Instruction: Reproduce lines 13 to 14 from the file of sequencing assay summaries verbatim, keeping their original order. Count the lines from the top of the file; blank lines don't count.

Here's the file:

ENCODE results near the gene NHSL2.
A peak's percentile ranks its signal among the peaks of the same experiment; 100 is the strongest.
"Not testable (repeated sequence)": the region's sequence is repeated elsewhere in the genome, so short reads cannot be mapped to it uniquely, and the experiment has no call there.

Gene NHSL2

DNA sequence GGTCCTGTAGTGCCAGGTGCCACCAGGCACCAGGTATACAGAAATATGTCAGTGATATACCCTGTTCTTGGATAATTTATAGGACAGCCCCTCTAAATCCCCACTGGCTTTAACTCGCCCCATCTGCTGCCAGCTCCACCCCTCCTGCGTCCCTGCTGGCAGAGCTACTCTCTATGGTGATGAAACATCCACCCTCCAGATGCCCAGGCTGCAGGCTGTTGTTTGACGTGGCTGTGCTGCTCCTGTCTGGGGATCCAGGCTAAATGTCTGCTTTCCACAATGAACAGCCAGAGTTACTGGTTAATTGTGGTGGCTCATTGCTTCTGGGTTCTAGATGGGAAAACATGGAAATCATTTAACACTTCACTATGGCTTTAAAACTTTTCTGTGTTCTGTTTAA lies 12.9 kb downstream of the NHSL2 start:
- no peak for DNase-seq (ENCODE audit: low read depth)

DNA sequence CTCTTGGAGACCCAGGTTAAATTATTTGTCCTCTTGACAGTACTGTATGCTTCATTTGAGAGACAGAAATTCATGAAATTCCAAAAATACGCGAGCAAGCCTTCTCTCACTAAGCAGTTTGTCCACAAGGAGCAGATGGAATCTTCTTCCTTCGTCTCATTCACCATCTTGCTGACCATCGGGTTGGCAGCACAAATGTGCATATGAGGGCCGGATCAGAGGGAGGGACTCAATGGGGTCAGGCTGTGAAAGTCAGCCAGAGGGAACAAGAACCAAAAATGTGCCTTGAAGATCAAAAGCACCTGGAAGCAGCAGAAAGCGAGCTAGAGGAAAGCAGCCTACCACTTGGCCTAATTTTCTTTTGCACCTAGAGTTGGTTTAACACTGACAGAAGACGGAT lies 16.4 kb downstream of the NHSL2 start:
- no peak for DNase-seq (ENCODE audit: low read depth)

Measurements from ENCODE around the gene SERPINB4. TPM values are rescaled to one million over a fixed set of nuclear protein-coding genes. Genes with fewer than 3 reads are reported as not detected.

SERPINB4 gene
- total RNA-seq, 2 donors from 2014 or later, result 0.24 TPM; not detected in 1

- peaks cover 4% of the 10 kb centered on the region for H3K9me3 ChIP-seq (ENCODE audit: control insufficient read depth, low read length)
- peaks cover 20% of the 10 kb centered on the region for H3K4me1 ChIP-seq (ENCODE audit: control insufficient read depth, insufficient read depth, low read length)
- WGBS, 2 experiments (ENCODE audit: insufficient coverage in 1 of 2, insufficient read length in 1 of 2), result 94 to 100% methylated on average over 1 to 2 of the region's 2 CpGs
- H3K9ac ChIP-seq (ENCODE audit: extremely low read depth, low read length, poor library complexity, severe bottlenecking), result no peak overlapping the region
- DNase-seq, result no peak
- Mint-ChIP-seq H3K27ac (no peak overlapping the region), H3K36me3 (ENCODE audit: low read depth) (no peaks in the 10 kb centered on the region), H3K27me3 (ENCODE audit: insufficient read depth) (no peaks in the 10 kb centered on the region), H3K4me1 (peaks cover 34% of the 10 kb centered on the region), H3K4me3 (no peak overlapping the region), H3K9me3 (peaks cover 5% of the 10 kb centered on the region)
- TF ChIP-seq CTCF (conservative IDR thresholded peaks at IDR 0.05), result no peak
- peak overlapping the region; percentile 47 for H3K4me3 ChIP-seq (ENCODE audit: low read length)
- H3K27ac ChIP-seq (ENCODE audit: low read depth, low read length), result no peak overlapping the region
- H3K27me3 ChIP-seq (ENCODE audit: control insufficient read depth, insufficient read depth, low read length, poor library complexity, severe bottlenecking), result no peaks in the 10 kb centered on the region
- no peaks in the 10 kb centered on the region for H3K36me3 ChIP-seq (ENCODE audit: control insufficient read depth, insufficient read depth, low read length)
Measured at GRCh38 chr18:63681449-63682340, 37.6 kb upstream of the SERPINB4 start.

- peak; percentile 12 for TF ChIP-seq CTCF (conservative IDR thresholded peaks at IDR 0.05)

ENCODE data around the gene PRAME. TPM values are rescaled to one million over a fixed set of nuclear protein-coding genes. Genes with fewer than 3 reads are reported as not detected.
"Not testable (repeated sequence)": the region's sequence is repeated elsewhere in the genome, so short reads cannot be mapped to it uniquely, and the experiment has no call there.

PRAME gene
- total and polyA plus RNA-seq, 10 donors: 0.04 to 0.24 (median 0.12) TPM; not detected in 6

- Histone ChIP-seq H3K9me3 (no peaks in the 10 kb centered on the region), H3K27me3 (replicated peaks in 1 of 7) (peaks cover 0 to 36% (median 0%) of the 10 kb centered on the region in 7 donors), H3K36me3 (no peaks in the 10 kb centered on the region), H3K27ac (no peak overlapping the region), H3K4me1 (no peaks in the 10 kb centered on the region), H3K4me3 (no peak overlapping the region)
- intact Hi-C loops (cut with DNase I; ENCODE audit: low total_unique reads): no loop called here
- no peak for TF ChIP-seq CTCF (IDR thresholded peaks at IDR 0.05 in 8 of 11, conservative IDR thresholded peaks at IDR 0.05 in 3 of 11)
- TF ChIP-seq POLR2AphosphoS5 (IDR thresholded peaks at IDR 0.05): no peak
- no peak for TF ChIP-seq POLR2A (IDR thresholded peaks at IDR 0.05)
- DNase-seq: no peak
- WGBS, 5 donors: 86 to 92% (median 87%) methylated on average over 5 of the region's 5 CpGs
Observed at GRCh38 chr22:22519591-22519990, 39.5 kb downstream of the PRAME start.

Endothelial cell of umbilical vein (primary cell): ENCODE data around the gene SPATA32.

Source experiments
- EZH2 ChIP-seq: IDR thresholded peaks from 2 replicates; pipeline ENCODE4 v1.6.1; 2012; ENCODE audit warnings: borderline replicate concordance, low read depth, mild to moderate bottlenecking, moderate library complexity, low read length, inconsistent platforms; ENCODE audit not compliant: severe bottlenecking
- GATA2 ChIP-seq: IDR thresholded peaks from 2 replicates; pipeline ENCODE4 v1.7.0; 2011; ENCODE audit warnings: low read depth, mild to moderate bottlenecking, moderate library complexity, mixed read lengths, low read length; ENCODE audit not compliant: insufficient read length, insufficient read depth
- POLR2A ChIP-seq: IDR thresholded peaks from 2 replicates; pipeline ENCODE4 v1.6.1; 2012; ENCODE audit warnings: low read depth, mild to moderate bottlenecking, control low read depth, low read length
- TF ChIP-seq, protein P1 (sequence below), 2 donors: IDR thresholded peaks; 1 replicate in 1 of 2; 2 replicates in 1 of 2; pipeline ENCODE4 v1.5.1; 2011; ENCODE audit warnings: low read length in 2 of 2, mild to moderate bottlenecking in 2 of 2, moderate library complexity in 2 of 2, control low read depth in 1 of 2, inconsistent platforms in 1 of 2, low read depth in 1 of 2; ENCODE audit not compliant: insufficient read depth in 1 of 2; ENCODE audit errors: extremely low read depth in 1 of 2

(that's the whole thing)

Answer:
- peaks cover 20% of the 10 kb centered on the region for H3K4me1 ChIP-seq (ENCODE audit: control insufficient read depth, insufficient read depth, low read length)
- WGBS, 2 experiments (ENCODE audit: insufficient coverage in 1 of 2, insufficient read length in 1 of 2), result 94 to 100% methylated on average over 1 to 2 of the region's 2 CpGs